In the vast majority of cases, pets and Oriental rugs can coexist quite peacefully adding beauty and warmth to a home. There are occasions, however, when an unfortunate pet accident can damage an Oriental rug. Usually, this happens when a pet is either very young or very old. Pet urine can threaten the color fastness of the dyes in a handmade rug so attending to any accidents is imperative. When you have pet urine accidents, it is important to blot the spot immediately with a damp white towel (to avoid any color transfer) and have the rug professionally cleaned as quickly as possible. If proper attention is paid quickly, stains can be averted (and any associated bad odor can be avoided as well). If pet urine is allowed to settle for an extended period of time, any stains will be more difficult to remove although it is quite possible to ameliorate the stain if not remove it altogether. It is much easier to avoid the stain from setting in the first place which is why we recommend immediate attention to any pet urine accidents. --
Sunday, July 10, 2016
After many hours of weaving and knotting, we completed our Afghan rug restoration project. Pictured above is the result. You will note from the final result picture (as well as from our in progress pictures) that the restoration is integrated into the original structure of the rug thereby making it both more aesthetically pleasing and significantly more durable. With time, the very slight variation in the red yarns should appear even more like the original rug once the rug is exposed to some sunlight. The photos below show the original patch before repair.
Sunday, July 3, 2016
As is almost always the case, we first professionally cleaned the rug before we began our latest Afghan rug restoration project. We then extracted the old patch so that we could restore the area properly. Next, we carefully reconstructed the warp (the white vertical strands in the photo below).
Subsequently, we reconstructed the weft (the brown horizontal yarns). Once the warp and weft were reconstructed, they formed a grid-like structure upon which we then reknotted the pile. Below is a photo of the weft reconstruction in progress.
The photo below illustrates the benefits of this kind of restoration. The warp and weft are not superficially attached to the rug; rather, they are integrated into the structure of the original rug making this kind of restoration both more aesthetically pleasing, but also more long-lasting. Indeed, absent any extraordinary stress on the area, this restoration will last the life of the rug if not longer.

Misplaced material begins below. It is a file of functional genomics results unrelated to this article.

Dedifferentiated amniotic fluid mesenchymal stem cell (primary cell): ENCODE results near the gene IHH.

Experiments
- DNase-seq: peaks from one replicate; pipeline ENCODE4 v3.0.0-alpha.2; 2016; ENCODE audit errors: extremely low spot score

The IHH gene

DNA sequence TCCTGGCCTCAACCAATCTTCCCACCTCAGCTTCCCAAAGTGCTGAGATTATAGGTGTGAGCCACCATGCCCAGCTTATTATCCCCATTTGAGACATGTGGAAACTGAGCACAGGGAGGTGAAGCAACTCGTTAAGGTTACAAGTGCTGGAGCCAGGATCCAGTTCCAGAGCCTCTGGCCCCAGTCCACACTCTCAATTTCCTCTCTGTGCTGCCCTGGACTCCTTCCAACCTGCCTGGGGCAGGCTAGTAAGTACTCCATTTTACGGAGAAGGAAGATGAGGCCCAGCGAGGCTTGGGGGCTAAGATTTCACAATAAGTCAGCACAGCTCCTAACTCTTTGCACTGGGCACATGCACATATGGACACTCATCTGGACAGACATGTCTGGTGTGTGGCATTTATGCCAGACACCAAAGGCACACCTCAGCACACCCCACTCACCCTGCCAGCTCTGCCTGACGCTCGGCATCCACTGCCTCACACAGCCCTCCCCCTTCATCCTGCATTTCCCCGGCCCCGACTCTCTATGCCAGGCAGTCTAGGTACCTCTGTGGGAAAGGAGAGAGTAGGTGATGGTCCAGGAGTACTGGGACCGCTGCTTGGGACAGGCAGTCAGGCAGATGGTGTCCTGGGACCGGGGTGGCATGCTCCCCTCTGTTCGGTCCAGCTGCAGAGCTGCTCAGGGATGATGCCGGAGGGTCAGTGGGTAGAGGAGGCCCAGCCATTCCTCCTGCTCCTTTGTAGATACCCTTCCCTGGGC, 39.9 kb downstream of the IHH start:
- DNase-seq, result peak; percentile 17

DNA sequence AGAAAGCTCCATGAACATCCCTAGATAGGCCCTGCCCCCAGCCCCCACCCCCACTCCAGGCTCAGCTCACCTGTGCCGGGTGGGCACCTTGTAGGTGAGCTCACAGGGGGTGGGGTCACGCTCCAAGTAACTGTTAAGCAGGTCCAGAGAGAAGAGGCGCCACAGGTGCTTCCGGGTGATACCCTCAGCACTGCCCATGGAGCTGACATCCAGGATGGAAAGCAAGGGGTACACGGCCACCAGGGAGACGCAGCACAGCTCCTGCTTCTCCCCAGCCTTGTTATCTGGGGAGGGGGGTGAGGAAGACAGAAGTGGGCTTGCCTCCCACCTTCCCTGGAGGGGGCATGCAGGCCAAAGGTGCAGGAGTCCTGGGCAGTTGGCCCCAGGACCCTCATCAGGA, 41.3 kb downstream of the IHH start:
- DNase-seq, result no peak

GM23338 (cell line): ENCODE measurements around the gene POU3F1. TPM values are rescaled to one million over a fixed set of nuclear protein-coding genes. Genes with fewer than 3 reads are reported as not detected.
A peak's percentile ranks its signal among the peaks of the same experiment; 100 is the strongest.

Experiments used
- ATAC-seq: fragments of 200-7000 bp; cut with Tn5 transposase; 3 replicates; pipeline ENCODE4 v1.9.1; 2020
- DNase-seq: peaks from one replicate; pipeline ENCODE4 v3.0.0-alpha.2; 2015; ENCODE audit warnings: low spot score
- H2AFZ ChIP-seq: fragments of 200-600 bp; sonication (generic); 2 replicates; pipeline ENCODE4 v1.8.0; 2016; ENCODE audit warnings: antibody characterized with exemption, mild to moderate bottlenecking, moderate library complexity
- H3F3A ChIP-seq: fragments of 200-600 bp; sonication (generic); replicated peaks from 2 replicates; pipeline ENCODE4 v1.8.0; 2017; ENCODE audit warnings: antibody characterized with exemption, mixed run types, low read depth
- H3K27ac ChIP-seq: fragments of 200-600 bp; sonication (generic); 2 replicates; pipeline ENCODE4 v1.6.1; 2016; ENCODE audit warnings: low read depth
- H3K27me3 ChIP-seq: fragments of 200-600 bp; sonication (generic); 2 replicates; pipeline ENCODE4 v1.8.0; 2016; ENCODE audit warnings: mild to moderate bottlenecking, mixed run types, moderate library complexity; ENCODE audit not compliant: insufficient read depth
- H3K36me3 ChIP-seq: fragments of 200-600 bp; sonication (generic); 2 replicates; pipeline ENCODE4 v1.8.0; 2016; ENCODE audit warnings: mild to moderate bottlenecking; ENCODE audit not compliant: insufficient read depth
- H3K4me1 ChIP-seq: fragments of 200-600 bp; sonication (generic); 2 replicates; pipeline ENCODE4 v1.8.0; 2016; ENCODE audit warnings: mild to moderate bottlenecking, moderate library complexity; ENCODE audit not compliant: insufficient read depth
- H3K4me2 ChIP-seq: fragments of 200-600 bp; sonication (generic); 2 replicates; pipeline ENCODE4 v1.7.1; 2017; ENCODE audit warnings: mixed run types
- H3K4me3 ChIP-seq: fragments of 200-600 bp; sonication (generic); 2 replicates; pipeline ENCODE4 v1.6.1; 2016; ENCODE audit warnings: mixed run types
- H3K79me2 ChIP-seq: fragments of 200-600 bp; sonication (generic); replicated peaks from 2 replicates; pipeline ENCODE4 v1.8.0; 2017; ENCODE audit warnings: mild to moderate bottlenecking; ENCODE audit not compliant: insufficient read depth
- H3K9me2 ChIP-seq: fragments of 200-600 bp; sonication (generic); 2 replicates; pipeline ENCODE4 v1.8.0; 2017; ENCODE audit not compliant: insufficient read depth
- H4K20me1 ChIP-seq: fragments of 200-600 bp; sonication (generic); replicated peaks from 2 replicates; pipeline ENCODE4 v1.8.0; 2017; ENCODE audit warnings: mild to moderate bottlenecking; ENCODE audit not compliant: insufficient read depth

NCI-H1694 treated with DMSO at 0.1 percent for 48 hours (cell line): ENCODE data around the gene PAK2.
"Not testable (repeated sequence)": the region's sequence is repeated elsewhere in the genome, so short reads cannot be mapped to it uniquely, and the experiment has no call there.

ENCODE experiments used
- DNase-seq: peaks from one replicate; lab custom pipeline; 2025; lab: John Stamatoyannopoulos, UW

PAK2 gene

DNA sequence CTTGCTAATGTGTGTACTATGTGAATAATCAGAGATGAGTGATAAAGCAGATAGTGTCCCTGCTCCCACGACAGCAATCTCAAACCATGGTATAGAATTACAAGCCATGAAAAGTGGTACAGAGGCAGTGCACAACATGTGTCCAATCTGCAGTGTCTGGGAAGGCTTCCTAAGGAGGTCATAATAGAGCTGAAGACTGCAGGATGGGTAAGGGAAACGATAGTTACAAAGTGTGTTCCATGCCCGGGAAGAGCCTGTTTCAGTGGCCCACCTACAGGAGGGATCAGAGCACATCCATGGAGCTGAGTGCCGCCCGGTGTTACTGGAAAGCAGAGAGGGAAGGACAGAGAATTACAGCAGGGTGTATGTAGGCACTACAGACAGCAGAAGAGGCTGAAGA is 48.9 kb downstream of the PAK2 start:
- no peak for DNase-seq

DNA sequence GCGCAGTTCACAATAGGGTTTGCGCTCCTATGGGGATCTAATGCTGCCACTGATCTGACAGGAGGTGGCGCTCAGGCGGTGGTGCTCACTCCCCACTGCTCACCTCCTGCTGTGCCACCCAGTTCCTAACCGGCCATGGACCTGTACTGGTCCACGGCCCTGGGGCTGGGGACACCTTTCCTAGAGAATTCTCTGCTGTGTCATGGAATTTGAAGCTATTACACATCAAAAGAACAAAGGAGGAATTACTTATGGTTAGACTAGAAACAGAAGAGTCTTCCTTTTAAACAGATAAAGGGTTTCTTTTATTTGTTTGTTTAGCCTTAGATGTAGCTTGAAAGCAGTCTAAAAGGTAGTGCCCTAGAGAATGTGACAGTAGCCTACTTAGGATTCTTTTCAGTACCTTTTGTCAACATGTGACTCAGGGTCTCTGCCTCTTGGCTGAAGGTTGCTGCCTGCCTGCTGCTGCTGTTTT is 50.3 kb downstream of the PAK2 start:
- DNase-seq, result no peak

When the warp and weft reconstruction were completed, we began reknotting the pile. The long red vertical yarns (the fuzzy section in the bottom right hand corner of the photo below) is the reconstructed pile in progress.
Below is a view of the reconstructed pile taken from the back of the rug.
Below are photos of the reconstructed pile before we cut back the yarns.
Below is the completed pile before we cut back the yarns so that they are the same length of the original rug (the restored section almost looks like a Turkish Tulu which are very much in vogue these days). In our next post we will share a photo of the result of this Afghan rug restoration project. --www.traditionalrugrepair.com
Friday, July 1, 2016
Occasionally we come across rugs that have been repaired in the past but need to be repaired again, or rather restored, due to the earlier repair's failings or an aesthetically unpleasing appearance. The Afghan rug pictured above and below is an example of an old repair that might have solved an immediate structural problem, but ultimately was temporary at best and certainly detracted from the beauty of the rug. This Afghan rug was repaired with a patch that was sewn into a section of missing pile. The patch, while it was specifically woven for this rug, was not integrated into the original rug except for a superficial sewing around the perimeter. We have seen worse examples of this patch approach to repair/restoration, especially when the patch is taken from another rug altogether and therefore the motifs and colors do not blend into the original. Sometimes restorers opt to repair rugs with a patch so as to stabilize a rug in the most cost effective way as this kind of repair work takes a significantly shorter time than a proper restoration (hours versus weeks if not months). Our task for this project was to remove the old repair and undertake a restoration that would be integrated into the original structure of the rug rather than a mere sewing in of a patch. Below are more photos of the patch that we were charged with replacing.